Wednesday, 2 December 2015

Crappy furniture

A stock of clothes may last several years; a stock of furniture half a century or a century;
Adam Smith - The Wealth of Nations

Half a century? Not if you buy it from one of the big retailers matey. We recently wasted quite a few hours looking for a pair of armchairs which are both comfortable and likely to be reasonably durable. What an experience that was.

Most modern armchairs and sofas are crap displayed in vast soulless sheds. Ergonomically they are so poorly designed that most are not even worth trying. No head support, no lumbar support, no attempt to fit the human form, no attempt to inform potential customers about materials, springing or durability. Only glaring lies about amazing special offers which aren't amazing and aren't special.

As for quality, Adam Smith’s half a century is long gone. We even tried DFS as we found ourselves driving past the horrible place. Why anyone would go twice is a mystery. We won’t. If too many customers accept rubbish then rubbish is what we’ll get from the faceless corporate bean-counters. When it comes to furniture we certainly do accept rubbish, mountains and mountains of rubbish. It’s the same with politics but we never learn.

In the end we found some locally made furniture which looks promising. Lots of info on the materials and no hard sell. Expensive but not much more expensive than the crap so I think we’ll give the crap a miss. It isn’t simply a desire for a modicum of quality, but an equally strong desire to stick two fingers up at corporate indifference.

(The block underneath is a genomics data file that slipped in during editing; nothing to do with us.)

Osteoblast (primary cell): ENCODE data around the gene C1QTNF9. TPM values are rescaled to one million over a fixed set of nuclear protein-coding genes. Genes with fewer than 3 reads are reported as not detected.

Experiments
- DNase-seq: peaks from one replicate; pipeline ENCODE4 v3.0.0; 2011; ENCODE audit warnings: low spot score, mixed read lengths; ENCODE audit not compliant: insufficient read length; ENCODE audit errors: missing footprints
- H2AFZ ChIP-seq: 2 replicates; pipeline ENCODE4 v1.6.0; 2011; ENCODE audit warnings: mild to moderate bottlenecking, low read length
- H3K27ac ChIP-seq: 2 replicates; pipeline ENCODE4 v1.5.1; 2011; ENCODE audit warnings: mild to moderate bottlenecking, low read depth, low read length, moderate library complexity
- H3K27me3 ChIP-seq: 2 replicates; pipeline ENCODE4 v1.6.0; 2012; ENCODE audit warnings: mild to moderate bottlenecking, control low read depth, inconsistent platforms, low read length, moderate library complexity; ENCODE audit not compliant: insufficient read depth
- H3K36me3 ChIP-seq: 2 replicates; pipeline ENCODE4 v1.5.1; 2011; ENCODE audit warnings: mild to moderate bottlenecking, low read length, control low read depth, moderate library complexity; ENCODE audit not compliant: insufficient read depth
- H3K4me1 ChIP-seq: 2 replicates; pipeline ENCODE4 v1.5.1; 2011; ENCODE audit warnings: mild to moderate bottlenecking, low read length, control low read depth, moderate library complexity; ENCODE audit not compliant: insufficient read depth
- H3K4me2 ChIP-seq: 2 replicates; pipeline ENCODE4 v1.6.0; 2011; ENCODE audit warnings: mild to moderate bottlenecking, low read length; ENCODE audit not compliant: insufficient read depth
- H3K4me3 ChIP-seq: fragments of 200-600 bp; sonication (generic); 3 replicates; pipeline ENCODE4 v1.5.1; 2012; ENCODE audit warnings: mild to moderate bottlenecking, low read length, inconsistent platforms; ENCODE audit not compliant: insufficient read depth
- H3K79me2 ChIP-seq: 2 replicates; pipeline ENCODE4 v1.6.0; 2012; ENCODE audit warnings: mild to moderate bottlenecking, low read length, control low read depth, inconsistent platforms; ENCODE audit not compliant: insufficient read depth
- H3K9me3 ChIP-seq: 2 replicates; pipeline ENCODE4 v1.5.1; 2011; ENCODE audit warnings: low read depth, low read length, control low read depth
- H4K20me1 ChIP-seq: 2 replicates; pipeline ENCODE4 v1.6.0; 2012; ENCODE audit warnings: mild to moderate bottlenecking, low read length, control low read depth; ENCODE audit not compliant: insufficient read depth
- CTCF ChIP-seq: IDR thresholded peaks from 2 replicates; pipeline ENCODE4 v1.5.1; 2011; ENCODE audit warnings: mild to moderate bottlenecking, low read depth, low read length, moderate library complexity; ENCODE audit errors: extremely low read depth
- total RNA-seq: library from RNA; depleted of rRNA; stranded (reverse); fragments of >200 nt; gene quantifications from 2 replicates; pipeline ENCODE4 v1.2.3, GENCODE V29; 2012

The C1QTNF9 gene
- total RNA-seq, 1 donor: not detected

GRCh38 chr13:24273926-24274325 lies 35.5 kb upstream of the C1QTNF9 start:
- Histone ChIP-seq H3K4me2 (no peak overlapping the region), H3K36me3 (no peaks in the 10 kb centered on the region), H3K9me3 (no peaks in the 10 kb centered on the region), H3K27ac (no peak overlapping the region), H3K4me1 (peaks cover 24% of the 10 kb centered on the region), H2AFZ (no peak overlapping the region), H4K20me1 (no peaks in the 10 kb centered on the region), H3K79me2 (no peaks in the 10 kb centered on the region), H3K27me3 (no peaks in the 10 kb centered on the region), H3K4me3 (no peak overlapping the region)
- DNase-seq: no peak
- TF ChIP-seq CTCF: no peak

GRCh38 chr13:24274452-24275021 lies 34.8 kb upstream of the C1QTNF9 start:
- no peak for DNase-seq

Demetrius said...

We are lucky enough to have nearby a place that does good quality etc. second hand Ercol and Stressless. Still pricey by ordinary standards but worth it if you have a lot of aches to nurse.

A K Haart said...

Demetrius - seventies Ercol has become quite fashionable. It was well made and much of it is likely to pass the fifty year test easily. Stressless swivel chairs are good but in my experience some of their other chairs and sofas are not well designed.

wiggiatlarge said...

This sadly is the way of the world with most retailing,the Primark effect as everyone strives for ever lower prices at ever lower quality.

M&S went this route years ago, socks that lasted became throwaways after three or four washes, sturdy British made sweaters that lasted became knee warmers in weeks after being outsourced to China etc etc.

The same can be said of so many items, a security alarm recently purchased fell apart after trying to put cover on after installing batteries, the fit was so bad I taped it in place , my smugness was soon replaced as the alarm then either refused to be armed or went of straight away, it is now in the bin, buy better ?,they all come from some vast complex in China that makes the whole worlds alarms, we are stuffed.

Anonymous said...